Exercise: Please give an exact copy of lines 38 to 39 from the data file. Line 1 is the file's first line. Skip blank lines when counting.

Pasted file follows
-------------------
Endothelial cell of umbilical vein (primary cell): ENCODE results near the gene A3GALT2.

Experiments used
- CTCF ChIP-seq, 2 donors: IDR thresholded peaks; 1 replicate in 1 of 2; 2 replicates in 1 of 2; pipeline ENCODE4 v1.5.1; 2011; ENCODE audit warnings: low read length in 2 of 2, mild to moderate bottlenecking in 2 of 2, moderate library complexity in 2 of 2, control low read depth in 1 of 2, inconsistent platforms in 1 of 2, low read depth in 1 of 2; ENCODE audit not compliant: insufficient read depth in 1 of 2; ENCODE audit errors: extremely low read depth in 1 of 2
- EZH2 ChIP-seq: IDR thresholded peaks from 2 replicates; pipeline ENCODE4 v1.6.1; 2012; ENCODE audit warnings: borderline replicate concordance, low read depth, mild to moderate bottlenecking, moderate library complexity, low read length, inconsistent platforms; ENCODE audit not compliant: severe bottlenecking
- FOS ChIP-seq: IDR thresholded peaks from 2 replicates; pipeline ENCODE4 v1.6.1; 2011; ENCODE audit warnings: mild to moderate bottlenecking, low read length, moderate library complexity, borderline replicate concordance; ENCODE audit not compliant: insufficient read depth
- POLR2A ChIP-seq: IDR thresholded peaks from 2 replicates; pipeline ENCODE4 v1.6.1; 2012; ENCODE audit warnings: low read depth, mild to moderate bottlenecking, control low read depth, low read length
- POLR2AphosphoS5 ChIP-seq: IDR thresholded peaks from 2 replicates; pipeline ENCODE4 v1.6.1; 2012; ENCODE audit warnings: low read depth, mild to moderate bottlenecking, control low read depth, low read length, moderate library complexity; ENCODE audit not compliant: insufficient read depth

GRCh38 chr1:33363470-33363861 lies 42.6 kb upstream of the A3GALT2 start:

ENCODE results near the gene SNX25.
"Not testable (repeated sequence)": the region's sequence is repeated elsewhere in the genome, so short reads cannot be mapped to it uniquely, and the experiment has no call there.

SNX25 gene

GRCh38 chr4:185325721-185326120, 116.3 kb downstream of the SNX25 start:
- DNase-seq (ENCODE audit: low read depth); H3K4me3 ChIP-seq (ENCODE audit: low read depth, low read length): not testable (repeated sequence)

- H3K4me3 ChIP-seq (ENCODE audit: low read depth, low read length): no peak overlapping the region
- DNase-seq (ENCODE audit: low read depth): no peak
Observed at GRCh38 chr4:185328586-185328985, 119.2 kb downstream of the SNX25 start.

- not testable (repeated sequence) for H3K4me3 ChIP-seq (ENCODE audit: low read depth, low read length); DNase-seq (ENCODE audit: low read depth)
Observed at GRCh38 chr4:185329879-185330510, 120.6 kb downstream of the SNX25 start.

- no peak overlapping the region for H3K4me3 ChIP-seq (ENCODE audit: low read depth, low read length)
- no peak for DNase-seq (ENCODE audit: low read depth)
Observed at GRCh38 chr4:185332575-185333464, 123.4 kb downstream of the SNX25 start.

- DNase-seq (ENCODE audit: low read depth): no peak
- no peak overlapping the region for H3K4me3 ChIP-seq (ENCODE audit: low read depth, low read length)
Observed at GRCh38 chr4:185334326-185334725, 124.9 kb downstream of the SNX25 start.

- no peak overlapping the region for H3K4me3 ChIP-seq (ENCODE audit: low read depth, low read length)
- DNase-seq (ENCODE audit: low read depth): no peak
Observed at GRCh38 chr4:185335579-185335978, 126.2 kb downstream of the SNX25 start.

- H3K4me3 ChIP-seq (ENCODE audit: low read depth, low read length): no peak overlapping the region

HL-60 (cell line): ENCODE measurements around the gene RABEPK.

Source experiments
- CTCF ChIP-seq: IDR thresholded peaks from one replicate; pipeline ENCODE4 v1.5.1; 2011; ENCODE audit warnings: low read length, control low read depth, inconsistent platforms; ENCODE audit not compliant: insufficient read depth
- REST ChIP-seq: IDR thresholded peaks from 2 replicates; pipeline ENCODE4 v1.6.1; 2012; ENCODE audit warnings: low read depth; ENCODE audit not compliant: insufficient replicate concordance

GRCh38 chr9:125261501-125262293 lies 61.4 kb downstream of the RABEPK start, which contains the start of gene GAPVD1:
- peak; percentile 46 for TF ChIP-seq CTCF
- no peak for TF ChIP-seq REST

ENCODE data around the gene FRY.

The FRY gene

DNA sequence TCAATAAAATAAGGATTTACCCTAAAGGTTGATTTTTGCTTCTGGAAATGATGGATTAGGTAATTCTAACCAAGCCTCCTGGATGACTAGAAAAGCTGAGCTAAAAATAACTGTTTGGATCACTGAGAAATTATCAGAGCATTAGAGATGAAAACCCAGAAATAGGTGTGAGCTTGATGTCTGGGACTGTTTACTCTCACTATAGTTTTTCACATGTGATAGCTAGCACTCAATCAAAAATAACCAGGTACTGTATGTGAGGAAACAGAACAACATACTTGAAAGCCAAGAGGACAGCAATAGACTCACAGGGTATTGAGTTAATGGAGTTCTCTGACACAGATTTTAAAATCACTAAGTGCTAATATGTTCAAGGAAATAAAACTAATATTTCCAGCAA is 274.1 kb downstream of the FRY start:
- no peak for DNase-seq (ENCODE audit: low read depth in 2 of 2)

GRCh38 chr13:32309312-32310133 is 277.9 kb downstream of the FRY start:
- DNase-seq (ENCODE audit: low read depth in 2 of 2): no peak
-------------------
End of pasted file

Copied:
DNA sequence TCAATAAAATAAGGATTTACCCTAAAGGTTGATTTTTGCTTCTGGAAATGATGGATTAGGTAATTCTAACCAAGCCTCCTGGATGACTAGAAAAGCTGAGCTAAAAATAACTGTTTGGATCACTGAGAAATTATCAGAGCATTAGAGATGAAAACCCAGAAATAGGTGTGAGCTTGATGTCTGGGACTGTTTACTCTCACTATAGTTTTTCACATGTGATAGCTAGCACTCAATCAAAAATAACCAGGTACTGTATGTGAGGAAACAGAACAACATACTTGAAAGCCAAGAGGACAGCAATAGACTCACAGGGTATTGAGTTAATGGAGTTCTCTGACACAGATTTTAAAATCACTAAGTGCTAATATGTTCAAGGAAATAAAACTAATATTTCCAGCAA is 274.1 kb downstream of the FRY start:
- no peak for DNase-seq (ENCODE audit: low read depth in 2 of 2)